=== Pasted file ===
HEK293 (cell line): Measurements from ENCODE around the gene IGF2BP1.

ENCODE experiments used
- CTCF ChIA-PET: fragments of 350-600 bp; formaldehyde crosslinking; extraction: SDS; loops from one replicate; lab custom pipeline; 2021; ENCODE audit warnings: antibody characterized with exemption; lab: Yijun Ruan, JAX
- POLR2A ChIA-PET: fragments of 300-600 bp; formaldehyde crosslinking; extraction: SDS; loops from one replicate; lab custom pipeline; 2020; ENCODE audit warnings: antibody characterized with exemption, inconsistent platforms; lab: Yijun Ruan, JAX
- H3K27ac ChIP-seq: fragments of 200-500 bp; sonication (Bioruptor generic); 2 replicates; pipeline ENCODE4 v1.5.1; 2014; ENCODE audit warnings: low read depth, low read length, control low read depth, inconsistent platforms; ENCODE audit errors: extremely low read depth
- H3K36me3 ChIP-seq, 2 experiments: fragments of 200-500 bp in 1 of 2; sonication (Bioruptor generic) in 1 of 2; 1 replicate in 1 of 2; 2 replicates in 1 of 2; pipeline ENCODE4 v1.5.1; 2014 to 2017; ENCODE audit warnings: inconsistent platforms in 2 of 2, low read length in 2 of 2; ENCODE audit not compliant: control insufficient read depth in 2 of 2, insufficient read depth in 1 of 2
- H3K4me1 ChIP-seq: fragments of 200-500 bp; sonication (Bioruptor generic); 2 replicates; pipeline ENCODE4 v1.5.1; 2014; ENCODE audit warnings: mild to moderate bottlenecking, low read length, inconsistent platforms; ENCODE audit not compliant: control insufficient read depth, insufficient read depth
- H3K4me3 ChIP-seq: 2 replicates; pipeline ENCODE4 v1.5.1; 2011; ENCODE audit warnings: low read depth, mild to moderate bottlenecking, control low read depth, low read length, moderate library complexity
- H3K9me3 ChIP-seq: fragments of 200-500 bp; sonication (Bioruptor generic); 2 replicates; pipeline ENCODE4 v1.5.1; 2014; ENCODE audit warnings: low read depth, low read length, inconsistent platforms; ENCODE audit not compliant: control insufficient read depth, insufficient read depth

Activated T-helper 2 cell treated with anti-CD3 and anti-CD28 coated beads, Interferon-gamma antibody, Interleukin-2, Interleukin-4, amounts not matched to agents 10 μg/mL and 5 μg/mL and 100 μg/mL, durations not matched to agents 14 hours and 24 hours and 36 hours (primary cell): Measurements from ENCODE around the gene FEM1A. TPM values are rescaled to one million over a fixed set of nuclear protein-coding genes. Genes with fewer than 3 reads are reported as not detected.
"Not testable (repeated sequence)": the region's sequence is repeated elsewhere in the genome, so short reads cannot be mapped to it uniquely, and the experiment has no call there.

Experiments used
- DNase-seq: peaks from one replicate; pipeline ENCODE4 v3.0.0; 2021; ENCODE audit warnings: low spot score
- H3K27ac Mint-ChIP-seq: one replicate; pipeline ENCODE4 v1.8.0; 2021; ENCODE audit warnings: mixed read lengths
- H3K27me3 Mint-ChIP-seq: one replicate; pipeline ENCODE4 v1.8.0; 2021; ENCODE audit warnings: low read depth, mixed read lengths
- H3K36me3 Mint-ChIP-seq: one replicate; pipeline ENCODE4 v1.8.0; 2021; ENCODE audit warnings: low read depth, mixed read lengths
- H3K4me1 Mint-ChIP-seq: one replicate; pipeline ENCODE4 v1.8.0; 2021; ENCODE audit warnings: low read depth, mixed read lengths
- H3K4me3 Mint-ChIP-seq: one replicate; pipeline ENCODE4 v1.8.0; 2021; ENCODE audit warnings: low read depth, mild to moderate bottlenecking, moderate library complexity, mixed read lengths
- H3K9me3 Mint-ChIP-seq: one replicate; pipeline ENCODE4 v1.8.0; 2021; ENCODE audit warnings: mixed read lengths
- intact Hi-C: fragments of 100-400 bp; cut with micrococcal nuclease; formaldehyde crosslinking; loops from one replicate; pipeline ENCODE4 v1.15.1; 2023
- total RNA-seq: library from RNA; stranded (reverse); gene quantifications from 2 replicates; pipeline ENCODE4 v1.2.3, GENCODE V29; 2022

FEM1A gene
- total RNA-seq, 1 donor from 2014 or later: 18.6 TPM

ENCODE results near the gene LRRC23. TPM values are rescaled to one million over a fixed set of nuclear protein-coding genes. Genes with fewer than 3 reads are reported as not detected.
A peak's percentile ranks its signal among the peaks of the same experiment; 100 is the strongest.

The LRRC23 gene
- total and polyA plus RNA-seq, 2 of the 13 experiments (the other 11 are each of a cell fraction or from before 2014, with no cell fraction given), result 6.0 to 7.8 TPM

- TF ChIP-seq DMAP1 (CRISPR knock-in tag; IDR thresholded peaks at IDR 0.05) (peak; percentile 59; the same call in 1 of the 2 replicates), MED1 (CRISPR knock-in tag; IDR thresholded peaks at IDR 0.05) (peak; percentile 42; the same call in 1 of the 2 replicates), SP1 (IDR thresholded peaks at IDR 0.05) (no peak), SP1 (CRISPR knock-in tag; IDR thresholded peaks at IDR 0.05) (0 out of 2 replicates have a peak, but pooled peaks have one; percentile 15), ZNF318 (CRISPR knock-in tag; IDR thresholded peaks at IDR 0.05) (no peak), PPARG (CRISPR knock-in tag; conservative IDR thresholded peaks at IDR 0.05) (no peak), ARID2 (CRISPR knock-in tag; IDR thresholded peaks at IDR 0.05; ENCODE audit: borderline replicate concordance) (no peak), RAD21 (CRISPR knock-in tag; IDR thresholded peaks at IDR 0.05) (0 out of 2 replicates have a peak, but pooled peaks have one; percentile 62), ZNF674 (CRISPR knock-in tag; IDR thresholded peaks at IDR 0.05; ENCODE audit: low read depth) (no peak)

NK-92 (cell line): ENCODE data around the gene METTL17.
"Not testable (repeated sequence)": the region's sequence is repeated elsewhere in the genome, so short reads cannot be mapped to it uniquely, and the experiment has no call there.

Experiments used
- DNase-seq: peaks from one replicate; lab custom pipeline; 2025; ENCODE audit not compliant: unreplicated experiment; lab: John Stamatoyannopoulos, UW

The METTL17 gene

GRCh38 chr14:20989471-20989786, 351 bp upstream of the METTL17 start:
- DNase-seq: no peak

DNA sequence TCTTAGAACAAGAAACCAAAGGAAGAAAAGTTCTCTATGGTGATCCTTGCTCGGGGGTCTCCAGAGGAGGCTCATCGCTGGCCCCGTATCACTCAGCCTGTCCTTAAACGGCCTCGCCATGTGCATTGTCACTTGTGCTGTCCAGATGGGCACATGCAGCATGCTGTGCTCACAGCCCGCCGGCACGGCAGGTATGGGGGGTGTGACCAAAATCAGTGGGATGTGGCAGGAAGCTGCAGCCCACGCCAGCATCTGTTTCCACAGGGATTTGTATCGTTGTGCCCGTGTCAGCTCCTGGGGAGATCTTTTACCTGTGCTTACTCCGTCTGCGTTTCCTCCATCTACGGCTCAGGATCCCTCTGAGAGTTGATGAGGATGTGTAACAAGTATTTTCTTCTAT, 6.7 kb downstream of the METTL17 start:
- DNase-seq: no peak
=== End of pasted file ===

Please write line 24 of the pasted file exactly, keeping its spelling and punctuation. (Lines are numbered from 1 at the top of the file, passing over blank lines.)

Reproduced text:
ENCODE results near the gene LRRC23. TPM values are rescaled to one million over a fixed set of nuclear protein-coding genes. Genes with fewer than 3 reads are reported as not detected.